Good bye September! Hello October!

Celestyal Cruises called into Symi on Wednesday afternoon.  With the current uncertainty regarding Turkey and Egypt as cruise ship destinations, Greece in general and Symi in particular are seeing a lot more cruise ships.  They only stay a few hours and it is good publicity for Symi.

Salamis Filoxenia from Cyprus is another cruise ship that is a frequent visitor to Symi.  In this case, however, the passengers are not in pursuit of hedonistic pleasures  and all inclusive banquets but are predominantly Greek Orthodox Cypriots visiting the main religious sites in the Dodecanese.   As Symi is home to 3 well known monasteries dedicated to St Michael, the chief of which is Panormitis,  Symi is a place of pilgrimage.  

The  colourful scene from the Symi Visitor Accommodation office balcony on Thursday morning.  As you can see, the fishing caiques are moving back into the head of the harbour now that the summer excursion boats are heading for the boat yards.

Just in case you hadn't noticed them in the previous photo, I zoomed in on the pigeons to bring them to your attention.  I don't know who is feeding them but this is a new phenomenon  Perhaps the pigeons have taken over from the lonesome duck of previous years. They certainly look fat enough.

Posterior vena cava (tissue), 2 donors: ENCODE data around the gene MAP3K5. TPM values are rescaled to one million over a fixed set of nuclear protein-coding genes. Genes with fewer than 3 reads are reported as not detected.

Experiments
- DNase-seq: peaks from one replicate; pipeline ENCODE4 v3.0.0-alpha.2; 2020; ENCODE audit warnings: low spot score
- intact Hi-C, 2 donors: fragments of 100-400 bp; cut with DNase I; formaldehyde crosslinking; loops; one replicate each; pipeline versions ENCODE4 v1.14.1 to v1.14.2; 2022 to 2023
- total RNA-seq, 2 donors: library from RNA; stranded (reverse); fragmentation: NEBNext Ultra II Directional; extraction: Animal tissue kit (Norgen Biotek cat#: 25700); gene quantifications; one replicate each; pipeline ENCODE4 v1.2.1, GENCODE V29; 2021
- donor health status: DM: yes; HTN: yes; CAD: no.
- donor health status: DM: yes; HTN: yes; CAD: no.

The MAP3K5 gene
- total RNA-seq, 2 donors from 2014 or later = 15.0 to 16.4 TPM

Smiling down serenely from a pediment on the Kali Strata.

There is no way of escaping steps on Symi. This is idiosyncratic collection of random flights connects Villa Papanikola, just visible with the cream paintwork and dark blue shutters, with the mid section of the Kali Strata. The piecemeal nature of such routes is because each property owner built his own access steps when he built his house.

This flourishing fig tree must have its roots in the cistern of this ruined mansion on the Kali Strata. As Symi has no rivers, lakes or streams to provide a water supply, every house has a cistern.  Originally used to harvest rainwater from the roof in the winter, these days most houses get top ups from the municipality with varying degrees of frequency during the summer.  There are very few places where there is a continuous water supply and most neighbourhoods only receive water for a few hours a week.  Cisterns, pumps and water shortages are a fact of life here


Walking in the Valley

A privately owned solar farm in the Pedi valley.  The main use of solar power on Symi, as in many countries in the region, is in the form of solar water heaters but there are quite a lot of solar panels around once one starts looking out for them. The combination of ever increasing electricity prices and a steady reduction in the cost of solar power systems makes this an attractive proposition for rural dwellings.  Some years ago Symi municipality installed solar panels on the roofs of some of the island's reservoirs to provide power for streetlights.

Looking across the Pedi valley towards the Kastro, the oldest part of Chorio, from the path to Drakos, an early settlement on Symi that has had little archaeological attention, despite being about 2000 years old. One can see why that hill would have been an appealing site for the knights to build their castle. All that is left now are fragments of the castle walls and there is now a cluster of churches at the apex.

The path to old Drakos in the Pedi Valley - overgrown with thistles but reasonably easy to find as one follows the wall.